• A 42% reduction in the deterioration of lung function (HR: 0.58)

ALK-Abelló A/S 

About ALK 

ALK is a research-driven global pharmaceutical company focusing on allergy prevention, diagnosis and treatment. ALK is a world leader in allergy immunotherapy - a treatment of the underlying cause of allergy. The company has approximately 1,900 employees with subsidiaries, production facilities and distributors worldwide. ALK has entered into partnership agreements with MSD (known as Merck (NYSE: MRK) in the USA and Canada), Torii, Abbott and Seqirus to commercialise sublingual allergy immunotherapy tablets in North America, Japan, Russia and South-East Asia, and Australia and New Zealand, respectively. The company is headquartered in Hørsholm, Denmark, and listed on NASDAQ Copenhagen. Find more information at 

About house dust mite allergy and ACARIZAX®  

House dust mites (HDM) are the most common cause of allergy in the world. HDM allergy is estimated to affect around 90 million people in Europe, North America and Japan, and more than 100 million in China. It is estimated that one in 10 adults with allergic rhinitis are poorly controlled with current standard therapies. The condition appears early in life, is present all year round and patients face an elevated risk of developing asthma and other allergies.  

In Europe, ACARIZAX® is indicated in adult patients (18-65 years) diagnosed by a clinical history and by a positive test for HDM sensitisation with at least one of the following conditions:  

  • Persistent moderate to severe HDM allergic rhinitis despite the use of symptom-relieving medication 
  • HDM allergic asthma not well controlled by inhaled corticosteroids and associated with mild to severe HDM allergic rhinitis and where patients' asthma status has been carefully evaluated before initiation of treatment.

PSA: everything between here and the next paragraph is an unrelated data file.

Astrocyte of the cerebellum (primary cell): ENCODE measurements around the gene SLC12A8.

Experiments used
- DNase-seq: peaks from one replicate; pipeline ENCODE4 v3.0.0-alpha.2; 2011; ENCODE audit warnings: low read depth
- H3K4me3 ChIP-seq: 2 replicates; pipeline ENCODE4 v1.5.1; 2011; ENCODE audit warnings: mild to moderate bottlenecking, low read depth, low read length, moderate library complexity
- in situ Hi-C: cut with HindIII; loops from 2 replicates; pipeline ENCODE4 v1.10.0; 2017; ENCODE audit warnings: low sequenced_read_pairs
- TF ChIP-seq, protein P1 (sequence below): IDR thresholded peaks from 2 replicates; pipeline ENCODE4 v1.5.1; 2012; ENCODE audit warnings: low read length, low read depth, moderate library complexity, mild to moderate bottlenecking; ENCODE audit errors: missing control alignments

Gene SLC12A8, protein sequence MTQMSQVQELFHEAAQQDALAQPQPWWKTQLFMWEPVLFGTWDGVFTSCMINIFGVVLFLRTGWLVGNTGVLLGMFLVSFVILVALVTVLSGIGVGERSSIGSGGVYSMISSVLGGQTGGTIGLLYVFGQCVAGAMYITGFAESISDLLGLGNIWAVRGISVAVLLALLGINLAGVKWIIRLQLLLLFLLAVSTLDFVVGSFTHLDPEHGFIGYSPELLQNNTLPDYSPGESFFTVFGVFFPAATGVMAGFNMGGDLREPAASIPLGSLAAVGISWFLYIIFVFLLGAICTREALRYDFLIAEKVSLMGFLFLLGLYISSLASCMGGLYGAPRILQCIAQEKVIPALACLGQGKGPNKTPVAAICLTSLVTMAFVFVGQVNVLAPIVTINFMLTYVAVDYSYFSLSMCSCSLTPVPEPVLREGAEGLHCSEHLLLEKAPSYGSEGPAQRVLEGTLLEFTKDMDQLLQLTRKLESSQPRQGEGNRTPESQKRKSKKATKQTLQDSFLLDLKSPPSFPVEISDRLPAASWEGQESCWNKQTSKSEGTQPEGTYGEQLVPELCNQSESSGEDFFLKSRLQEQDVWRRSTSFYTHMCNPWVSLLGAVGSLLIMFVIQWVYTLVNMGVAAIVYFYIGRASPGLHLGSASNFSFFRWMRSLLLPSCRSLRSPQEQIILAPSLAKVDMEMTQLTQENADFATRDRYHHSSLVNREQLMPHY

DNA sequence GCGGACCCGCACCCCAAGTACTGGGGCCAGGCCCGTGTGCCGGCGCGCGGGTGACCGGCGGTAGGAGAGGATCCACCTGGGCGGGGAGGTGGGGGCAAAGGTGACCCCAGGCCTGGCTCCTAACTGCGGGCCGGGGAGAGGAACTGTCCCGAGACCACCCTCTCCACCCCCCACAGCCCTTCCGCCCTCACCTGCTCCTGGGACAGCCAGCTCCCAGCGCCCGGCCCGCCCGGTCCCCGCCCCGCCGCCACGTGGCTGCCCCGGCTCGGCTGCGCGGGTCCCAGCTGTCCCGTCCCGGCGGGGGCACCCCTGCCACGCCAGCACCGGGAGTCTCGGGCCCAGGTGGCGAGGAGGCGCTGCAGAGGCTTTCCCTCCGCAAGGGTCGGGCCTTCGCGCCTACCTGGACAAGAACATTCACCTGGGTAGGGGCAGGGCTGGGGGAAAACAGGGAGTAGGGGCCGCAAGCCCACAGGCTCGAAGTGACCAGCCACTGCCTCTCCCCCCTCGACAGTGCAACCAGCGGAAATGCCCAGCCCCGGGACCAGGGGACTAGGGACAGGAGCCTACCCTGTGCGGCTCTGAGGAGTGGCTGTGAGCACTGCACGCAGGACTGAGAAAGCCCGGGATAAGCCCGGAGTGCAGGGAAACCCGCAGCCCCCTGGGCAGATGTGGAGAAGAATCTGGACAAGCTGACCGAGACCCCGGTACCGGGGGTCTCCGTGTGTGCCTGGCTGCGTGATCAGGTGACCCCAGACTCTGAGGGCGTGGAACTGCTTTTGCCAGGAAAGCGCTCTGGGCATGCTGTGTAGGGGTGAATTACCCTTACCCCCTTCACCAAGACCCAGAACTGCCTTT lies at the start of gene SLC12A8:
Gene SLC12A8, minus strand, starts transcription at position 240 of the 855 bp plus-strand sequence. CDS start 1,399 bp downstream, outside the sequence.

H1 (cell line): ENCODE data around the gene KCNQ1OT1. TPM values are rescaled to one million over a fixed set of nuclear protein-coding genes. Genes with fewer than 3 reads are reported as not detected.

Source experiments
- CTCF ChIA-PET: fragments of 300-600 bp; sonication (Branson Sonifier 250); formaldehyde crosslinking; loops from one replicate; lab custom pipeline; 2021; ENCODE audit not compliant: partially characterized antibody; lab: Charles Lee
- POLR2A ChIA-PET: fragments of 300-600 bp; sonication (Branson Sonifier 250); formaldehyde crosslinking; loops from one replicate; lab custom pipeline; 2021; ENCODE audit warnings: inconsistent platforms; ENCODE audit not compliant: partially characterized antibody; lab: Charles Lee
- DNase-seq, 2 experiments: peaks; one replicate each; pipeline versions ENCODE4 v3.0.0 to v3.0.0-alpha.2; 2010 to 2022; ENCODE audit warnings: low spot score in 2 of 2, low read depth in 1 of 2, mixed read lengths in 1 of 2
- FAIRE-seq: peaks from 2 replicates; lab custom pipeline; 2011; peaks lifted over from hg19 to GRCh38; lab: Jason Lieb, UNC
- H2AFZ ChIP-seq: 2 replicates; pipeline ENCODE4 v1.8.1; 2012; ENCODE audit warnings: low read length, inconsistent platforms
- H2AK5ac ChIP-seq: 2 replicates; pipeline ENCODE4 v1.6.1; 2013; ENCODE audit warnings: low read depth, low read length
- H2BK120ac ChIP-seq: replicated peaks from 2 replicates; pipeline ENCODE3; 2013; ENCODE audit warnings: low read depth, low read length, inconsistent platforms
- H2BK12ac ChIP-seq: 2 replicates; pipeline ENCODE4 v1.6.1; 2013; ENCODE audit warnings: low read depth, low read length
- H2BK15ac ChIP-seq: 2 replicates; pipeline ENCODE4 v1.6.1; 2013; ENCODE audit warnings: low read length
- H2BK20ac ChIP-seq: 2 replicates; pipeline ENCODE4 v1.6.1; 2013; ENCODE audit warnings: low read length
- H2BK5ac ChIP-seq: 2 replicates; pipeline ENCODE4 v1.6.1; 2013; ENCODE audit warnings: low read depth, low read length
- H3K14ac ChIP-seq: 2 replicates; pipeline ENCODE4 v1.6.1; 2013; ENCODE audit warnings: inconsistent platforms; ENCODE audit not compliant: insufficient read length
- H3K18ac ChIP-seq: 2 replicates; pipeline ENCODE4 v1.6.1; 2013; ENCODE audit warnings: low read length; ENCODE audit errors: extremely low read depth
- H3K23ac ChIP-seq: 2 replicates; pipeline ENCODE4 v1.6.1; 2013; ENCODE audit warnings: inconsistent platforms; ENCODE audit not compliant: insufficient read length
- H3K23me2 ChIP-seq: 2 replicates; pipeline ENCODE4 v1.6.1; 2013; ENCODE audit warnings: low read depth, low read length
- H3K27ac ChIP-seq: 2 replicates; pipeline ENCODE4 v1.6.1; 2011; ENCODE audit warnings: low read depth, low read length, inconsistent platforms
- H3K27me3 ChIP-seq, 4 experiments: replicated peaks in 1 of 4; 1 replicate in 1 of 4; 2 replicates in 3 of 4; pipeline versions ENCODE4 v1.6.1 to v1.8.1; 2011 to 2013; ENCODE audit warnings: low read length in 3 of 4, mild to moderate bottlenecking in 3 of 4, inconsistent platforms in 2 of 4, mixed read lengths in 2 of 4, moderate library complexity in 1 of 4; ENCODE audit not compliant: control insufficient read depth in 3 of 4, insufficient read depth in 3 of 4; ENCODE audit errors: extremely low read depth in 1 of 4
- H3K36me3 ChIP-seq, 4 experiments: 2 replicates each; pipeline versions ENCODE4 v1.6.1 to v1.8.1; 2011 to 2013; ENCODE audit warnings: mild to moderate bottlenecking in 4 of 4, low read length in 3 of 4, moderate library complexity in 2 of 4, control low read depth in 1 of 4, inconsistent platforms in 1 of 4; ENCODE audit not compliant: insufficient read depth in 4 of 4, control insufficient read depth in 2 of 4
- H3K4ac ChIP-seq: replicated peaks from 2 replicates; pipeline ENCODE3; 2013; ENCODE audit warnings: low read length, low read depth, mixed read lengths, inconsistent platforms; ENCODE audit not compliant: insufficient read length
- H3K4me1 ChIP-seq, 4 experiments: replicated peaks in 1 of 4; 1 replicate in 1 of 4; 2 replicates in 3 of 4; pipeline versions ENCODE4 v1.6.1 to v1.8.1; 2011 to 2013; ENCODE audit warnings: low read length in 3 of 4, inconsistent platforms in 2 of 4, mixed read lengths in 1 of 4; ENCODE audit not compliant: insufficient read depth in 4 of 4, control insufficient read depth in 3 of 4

About the global HDM development program 

An HDM SLIT-tablet is also being developed for a number of other markets around the world in collaboration with ALK's partners - by MSD (known as Merck in the USA and Canada) for North America, Abbott for Russia and South-East Asia, Seqirus for Australia and New Zealand, and Torii for Japan. Together, these development activities have involved more than 6,000 patients worldwide and make the clinical program the best documented product in the history of HDM allergy immunotherapy. The HDM SLIT-tablet has already been launched by Torii in Japan under the brand name MITICURETM.

About the Journal of the American Medical Association (JAMA) 

JAMA, published continuously since 1883, is an international peer-reviewed general medical journal with the key objective of promoting the science and art of medicine, and the betterment of the public health. It is the most widely circulated medical journal in the world, with more than 320,000 recipients of the print journal, 1.2 million recipients of electronic tables of contents and alerts, and nearly 15 million annual visits to the journal's website. JAMA's reach includes a growing social media presence (108,000 Twitter and 157,000 Facebook followers) and vast international news media exposure, including more than 20 million viewers of the JAMA video news report each week. JAMA's acceptance rate is 9.5% of the more than 7,100 major manuscripts it receives annually and just 4% of the more than 4,800 research papers received.